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Figure 2

Circular representation of Rickettsia plasmids. A) The pRA plasmid: circles indicate (from the outside to the inside, on the reverse and forward strands) the GC skew, GC content, and ORFs; B) Rickettsia plasmids sequenced to date: circles indicate (from the outside to the inside, on the reverse and forward strands) R. felis pRF plasmid (red), R. felis pRFδ plasmid (blue), R. monacensis pRM plasmid (green), R. massiliae pRMa plasmid (grey), and R. africae pRA plasmid (black).

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Figure 3

Presence of the tra gene cluster in Rickettsia species. Raf: R. africae; Rma: R. massiliae; Rfe: R. felis; Rbe: R. bellii; Rco: R. conorii; Rsi: R. sibirica; Rri: R. rickettsii; Rak: R. akari; Rpr: R. prowazekii; Rty: R. typhi.

In addition to the traD F gene described above, the R. africae chromosome retained many of the components of the type IV secretion system (T4SS) involved in both DNA transfer and effector translocation in other bacteria [30], including virB1, virB2 (ORF0232), virB3 (ORF0128), virB4 (ORF0129, ORF1109), virB6 (ORF0130, ORF0131, ORF0132, ORF0133, ORF0134, ORF0135), virB8 (ORF0359, ORF0361), virB9 (ORF0358, ORF0362), virB10 (ORF0363), virB11(ORF0364), and virD4 (ORF0365). In addition, R. africae possessed a traX (ORF0816) and a split fimD (ORF0592/ORF0593/ORF0594) gene but lacked other Tra cluster genes found in R. massiliae, R. felis, R. bellii and O. tsutsugamushi, such as traC and traG F [15, 28, 29, 31]. Therefore, the Tra cluster was mostly eliminated from the R. africae, and, following a "use it or lose it" scheme, this species probably did not need a tra gene-linked conjugation system. In addition, the pRA plasmid did not contain genes encoding proteins involved in conjugation.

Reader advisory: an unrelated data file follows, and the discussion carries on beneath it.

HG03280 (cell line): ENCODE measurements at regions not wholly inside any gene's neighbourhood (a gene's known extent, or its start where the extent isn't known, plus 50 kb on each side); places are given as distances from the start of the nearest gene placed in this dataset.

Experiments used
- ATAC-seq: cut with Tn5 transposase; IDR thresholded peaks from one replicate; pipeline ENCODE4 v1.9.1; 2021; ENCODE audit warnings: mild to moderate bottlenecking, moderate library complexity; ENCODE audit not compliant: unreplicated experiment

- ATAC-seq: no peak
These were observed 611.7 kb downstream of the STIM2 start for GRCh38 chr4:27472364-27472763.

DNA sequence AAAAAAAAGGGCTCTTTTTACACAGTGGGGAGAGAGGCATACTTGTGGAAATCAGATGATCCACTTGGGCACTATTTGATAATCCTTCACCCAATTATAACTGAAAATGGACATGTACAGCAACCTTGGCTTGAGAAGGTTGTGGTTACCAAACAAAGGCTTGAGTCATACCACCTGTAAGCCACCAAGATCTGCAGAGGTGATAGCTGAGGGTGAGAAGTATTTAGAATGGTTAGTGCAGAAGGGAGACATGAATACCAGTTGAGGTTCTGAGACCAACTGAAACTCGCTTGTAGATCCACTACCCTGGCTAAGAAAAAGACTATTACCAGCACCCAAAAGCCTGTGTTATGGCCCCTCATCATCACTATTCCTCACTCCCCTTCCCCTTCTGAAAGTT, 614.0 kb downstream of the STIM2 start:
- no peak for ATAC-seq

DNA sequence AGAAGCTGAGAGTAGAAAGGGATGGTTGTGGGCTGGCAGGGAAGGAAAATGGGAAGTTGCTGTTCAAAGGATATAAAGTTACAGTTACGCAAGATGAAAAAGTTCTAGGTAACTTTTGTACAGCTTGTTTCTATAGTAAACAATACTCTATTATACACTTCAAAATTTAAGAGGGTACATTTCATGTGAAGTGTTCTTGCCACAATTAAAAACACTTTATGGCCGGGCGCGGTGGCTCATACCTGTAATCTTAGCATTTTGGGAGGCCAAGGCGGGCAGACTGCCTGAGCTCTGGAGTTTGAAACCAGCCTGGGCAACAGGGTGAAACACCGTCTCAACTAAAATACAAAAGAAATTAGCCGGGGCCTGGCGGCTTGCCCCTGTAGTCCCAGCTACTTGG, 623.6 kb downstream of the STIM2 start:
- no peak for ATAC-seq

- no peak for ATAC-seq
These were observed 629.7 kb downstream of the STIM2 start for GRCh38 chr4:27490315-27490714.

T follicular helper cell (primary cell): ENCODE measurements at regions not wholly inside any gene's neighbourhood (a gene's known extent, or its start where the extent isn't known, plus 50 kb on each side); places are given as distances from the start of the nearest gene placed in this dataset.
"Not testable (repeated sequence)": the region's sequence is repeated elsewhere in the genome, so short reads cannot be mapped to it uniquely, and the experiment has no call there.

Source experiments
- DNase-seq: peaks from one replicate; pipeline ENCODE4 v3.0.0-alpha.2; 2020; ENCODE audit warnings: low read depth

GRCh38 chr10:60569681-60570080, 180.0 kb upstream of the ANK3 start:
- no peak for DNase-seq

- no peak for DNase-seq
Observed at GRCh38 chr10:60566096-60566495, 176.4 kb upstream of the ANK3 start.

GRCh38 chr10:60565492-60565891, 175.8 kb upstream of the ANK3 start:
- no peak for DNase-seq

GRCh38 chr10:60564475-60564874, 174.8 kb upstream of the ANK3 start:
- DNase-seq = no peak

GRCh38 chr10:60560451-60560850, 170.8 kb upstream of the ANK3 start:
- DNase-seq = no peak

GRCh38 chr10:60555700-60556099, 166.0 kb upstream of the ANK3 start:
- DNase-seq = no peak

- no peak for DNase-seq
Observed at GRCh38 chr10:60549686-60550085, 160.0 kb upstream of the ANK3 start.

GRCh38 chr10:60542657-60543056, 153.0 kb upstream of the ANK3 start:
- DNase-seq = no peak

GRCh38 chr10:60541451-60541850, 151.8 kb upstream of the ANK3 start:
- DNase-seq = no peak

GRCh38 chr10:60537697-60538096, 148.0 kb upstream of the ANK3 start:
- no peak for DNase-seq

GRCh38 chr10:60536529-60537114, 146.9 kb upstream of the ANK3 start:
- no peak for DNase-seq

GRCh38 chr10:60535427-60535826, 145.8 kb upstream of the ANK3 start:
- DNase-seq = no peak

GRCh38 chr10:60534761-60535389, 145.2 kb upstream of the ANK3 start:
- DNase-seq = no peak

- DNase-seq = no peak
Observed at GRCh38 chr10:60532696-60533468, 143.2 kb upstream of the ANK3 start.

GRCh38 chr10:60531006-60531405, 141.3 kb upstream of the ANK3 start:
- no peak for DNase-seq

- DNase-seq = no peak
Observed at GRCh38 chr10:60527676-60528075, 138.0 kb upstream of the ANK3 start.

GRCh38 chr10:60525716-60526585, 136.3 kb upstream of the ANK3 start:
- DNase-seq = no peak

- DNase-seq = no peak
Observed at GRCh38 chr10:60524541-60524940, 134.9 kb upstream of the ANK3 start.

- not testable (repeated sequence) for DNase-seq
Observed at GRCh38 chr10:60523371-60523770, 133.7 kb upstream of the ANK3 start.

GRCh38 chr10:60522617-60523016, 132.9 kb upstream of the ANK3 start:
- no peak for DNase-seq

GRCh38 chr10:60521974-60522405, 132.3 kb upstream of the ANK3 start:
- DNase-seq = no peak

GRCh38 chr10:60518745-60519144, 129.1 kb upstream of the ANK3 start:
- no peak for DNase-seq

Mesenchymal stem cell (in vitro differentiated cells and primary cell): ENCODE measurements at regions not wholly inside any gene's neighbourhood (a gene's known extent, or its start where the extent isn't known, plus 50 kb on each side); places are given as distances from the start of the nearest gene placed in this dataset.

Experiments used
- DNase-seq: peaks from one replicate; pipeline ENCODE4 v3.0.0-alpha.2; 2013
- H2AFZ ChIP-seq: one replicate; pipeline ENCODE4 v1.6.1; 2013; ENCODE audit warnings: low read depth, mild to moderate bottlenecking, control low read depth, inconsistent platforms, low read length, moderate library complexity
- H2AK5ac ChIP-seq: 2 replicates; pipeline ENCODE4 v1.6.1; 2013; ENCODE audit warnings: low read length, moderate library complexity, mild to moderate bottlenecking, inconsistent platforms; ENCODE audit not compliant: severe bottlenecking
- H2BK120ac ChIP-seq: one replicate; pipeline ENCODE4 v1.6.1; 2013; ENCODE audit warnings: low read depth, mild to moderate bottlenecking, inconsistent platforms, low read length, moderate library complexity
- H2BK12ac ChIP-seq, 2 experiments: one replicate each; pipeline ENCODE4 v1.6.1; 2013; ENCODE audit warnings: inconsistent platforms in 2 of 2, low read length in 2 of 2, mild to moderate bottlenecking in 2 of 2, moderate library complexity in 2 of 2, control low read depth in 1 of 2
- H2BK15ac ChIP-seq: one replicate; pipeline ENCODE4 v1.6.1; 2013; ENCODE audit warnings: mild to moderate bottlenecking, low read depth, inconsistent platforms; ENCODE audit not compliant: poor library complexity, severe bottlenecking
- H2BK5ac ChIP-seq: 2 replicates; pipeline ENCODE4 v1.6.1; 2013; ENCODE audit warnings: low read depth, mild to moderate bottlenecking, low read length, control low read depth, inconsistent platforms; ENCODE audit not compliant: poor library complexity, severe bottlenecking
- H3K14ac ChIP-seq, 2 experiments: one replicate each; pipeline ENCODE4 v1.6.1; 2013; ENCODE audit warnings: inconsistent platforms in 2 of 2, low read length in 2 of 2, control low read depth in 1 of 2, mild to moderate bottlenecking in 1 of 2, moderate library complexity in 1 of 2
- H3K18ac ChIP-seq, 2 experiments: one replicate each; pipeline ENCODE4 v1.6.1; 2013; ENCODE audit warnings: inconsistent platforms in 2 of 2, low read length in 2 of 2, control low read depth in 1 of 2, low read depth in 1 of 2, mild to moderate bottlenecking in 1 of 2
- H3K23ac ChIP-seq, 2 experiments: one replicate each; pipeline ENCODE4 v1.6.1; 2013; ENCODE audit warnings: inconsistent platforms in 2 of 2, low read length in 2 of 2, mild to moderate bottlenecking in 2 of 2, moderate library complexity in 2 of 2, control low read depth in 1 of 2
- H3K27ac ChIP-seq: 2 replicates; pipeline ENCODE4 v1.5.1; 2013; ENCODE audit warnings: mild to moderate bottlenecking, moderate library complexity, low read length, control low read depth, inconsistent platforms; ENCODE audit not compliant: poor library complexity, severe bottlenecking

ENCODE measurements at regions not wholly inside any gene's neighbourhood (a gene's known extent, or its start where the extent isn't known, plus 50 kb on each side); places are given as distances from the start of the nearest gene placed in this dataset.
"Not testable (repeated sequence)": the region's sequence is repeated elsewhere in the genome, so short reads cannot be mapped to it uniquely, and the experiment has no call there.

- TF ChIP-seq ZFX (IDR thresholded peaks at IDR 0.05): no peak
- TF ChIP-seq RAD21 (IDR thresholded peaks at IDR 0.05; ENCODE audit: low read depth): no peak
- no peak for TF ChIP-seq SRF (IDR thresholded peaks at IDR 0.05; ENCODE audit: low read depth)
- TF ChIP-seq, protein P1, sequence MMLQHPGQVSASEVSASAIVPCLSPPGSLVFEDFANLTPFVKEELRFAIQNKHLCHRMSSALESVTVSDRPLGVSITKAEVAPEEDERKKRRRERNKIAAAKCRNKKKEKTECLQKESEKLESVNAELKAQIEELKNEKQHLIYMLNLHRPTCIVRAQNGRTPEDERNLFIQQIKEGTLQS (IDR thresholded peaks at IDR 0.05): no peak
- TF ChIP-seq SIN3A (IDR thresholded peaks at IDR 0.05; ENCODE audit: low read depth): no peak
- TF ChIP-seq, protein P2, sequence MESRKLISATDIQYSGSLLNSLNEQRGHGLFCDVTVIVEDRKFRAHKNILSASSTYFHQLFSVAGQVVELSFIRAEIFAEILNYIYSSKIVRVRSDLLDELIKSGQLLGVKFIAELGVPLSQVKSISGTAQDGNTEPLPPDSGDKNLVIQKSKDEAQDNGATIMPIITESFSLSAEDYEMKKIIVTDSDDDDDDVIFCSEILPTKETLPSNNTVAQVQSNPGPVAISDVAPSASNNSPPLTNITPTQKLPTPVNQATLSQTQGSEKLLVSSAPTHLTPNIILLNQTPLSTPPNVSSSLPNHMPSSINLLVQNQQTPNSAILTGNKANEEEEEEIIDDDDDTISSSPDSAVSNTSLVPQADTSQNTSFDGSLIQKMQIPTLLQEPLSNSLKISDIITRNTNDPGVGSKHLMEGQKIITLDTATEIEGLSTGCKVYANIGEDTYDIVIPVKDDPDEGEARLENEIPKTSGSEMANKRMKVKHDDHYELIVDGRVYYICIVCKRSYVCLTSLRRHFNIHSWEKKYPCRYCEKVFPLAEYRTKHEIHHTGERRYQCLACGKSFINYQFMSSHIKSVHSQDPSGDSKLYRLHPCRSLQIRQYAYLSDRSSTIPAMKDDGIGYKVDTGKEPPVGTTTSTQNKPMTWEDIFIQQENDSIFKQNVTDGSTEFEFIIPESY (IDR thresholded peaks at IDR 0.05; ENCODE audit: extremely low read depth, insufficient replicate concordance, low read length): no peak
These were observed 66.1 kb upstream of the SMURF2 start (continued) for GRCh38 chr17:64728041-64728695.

Six transposase-encoding genes were identified in the chromosome, including one split into two ORFs (ORF0955/ORF0956) and one present as a remnant and two in the pRA plasmid, including one present as a fragment. This contrasts with the large expansion of transposases caused by gene duplications previously detected in R. felis and R. bellii [15, 28].

Common rickettsial gene set and phylogeny